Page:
Captain Kronos – Vampire Hunter (UK, 1974)
William Hobbs (1939-2018) was the greatest director of European-style stage fencing of his generation. An English actor trained to the stage at the Old Vic, Hobbs was fight director at Laurence Olivier’s National Theatre Company in the Sixties before making is first big splash in films with Richard Lester’s The Three Musketeers in 1973. As a fencing choreographer, he was known for his more realistic, rough-and-tumble approach to cinematic fighting, having the actors expend effort to exhaustion, depicting combat as a desperate and fearful endeavor. This was a revelation that overturned the Hollywood standard of elegant and balletic fencing as exemplified by the swordwork of actors like Basil Rathbone, Stewart Granger, and Cornel Wilde. In a William Hobbs fencing match, an actor was as likely to strike a blow with a handy broomstick as with a rapier.
Hobbs’ most influential work was certainly the swordplay he choreographed for Ridley Scott’s The Duellists, after which he was the go-to guy for decades for any British or American production that featured fencing, his credits including Excalibur (1981), Ladyhawke (1985), Rob Roy (1995), all the way through to Game of Thrones (2011). In between he continued to work as a director for stage fencing, mainly for productions of Shakespeare plays — he directed the swordwork in Hamlet over two dozen times, including the 1990 film with Mel Gibson. “I do think, what the hell am I going to do this time to make it different?” Hobbs said in 2008. “A fight has to grow out of the situation of the play. There’s the text, and you’ve got to follow it truthfully and honestly.”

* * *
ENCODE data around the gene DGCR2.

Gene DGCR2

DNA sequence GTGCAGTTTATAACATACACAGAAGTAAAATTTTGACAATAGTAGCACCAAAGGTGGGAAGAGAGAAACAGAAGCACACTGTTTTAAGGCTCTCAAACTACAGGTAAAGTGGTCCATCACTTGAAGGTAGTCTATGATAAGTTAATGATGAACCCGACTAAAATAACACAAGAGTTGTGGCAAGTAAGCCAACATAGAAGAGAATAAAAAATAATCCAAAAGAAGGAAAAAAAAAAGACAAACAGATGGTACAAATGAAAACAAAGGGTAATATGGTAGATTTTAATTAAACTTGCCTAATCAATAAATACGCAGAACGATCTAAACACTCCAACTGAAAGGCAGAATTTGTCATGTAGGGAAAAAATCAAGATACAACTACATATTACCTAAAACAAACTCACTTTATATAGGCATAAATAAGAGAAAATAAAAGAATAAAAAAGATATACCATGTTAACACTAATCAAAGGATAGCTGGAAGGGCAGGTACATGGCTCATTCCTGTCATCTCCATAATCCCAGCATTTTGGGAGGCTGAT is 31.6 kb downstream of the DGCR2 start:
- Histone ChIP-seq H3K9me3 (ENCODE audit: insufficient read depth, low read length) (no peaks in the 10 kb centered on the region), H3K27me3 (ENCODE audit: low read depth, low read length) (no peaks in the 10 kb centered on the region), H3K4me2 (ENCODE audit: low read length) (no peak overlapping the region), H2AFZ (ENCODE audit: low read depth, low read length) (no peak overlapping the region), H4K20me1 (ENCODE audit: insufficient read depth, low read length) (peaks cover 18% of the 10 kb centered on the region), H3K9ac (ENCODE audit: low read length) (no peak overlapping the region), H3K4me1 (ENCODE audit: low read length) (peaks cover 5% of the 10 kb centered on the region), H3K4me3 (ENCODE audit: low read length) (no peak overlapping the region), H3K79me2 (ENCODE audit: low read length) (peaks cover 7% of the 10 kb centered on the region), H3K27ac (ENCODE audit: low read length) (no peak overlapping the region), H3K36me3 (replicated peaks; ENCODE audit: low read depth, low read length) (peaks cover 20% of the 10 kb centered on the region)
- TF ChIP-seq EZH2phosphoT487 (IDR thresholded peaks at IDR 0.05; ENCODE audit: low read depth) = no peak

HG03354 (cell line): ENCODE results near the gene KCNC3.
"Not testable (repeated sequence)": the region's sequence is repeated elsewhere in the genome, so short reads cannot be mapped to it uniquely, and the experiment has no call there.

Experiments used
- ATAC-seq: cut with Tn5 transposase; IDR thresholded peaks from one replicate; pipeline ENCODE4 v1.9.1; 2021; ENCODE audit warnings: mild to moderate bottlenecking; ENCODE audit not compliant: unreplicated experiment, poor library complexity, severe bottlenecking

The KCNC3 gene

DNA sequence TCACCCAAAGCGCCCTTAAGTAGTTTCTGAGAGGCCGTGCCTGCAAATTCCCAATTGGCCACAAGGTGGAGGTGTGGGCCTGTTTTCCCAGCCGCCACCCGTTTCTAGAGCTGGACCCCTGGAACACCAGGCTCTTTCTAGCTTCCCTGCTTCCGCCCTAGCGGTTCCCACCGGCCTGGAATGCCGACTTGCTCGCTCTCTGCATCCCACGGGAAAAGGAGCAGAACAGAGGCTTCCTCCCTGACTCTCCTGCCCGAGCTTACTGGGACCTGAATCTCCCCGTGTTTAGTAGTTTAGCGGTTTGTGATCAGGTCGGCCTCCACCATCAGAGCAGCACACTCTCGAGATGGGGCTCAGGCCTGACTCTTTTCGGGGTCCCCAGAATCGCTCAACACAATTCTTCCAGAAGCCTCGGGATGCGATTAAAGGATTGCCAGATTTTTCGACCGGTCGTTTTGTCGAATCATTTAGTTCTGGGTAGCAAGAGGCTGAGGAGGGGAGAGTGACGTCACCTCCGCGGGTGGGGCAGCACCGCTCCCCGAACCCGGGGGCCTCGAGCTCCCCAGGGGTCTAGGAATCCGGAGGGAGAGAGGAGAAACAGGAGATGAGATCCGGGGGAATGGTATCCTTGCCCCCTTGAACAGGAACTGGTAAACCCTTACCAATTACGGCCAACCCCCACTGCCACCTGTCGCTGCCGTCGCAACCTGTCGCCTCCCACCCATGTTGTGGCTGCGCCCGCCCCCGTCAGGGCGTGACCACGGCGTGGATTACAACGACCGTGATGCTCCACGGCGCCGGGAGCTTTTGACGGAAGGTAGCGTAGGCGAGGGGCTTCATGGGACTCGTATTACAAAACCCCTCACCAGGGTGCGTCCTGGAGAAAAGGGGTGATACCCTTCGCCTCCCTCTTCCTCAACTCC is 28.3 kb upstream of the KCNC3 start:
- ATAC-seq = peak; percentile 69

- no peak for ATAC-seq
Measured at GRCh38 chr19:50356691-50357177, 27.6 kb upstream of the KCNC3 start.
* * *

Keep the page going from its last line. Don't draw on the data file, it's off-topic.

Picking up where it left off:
This week, let’s take a look at three of Hobbs’ earliest films as fight director.
Captain Kronos – Vampire Hunter
Origin: UK, 1974
Director: Brian Clemens
Source: Feel Films Blu-ray
By the early Seventies, the UK’s Hammer Films was on the rocks; their brand of gothic horror had become passé, and other genres, including swashbucklers, were no longer working for them either. This was an attempt to establish a new series with a fresh take on both swashbucklers and horror.